Sir: In Lichfield Cathedral recently, I received, alongside other West Midlands church leaders, over 15,000 petitions to the Government to support measures for sustainable debt relief for the world's poorest countries. When Mr Blair welcomes his fellow world leaders to the G8 summit, in Birmingham on 15-17 May, he will be receiving more such petitions from all over the world. Yet we have so far heard nothing on this issue from Mr Blair himself. There is a strange silence.
President Clinton, during his tour of Africa, stated: "We're going to talk about it at the G8 meeting. And I will stay on top of this to make sure that what we're trying to get done is accomplished."
Again, having received thousands of postcards reminding them of German debt relief in 1953, Chancellor Kohl and his Finance Minister have insisted that the debt issue is discussed in Birmingham.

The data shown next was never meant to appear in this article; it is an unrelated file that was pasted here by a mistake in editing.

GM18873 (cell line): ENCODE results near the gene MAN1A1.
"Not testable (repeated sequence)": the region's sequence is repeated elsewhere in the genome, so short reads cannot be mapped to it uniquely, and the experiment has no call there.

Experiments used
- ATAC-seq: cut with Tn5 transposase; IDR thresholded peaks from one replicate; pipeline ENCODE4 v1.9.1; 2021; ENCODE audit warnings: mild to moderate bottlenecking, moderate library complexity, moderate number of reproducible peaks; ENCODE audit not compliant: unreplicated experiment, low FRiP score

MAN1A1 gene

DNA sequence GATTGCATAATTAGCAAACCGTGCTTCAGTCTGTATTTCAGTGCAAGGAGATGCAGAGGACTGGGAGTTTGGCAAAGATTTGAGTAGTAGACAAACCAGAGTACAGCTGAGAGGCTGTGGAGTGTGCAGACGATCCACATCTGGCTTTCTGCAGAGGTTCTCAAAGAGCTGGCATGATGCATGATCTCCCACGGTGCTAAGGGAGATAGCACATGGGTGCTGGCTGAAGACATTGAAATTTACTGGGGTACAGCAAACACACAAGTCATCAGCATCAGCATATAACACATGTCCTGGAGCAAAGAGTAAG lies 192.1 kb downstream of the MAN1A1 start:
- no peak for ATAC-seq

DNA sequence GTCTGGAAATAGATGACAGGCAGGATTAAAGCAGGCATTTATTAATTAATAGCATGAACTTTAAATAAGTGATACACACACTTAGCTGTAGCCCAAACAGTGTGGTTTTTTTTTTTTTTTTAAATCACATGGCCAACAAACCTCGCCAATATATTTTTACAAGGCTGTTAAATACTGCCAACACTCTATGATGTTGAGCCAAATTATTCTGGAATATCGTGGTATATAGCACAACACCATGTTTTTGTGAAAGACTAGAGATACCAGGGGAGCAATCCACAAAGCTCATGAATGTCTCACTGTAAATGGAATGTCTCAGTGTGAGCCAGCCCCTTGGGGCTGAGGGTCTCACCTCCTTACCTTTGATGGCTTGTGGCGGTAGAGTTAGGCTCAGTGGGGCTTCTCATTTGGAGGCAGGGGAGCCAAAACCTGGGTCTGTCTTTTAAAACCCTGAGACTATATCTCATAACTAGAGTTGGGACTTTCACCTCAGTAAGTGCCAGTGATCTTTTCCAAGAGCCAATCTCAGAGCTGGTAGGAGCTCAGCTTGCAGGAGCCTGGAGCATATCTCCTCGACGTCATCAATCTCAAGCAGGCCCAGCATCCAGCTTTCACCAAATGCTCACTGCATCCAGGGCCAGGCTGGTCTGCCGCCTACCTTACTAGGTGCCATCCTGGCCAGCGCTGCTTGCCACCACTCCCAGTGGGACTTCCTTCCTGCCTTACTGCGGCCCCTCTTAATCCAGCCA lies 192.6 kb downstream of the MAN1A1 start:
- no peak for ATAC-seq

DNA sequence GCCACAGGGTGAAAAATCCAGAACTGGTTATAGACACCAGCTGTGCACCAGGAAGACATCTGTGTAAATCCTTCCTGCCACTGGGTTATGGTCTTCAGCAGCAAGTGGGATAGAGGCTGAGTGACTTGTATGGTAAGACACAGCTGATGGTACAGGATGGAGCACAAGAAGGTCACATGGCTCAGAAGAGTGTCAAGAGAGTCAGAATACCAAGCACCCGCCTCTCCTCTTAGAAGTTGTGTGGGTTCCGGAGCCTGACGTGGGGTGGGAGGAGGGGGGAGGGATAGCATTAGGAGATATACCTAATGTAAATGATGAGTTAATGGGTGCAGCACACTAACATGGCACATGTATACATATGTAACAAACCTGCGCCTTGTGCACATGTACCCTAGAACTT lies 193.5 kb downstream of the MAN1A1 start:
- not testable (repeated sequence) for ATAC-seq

But there is still no word from Downing Street. On the contrary, there are rumours that Cabinet ministers have been asked not to sign petitions. Gordon Brown, the Chancellor, has, on the other hand, said that the issue must be kept on the G8 agenda.
Debt relief will release funds for development in Africa, for hospitals, schools, roads, water supply. Poverty in Africa creates violence and endangers peace. Here is a crucial opportunity for Mr Blair to build for peace in Africa as he has done in Northern Ireland. Other schemes mounted by the IMF and World Bank, such as the "Highly Indebted Poor Country" initiative, are in difficulty. Something more radical is needed.
The Prime Minister is President of the European Union. He is host to world leaders at this summit. He believes in love and justice, in seizing the moral high ground. Here is the chance of a lifetime to do just that.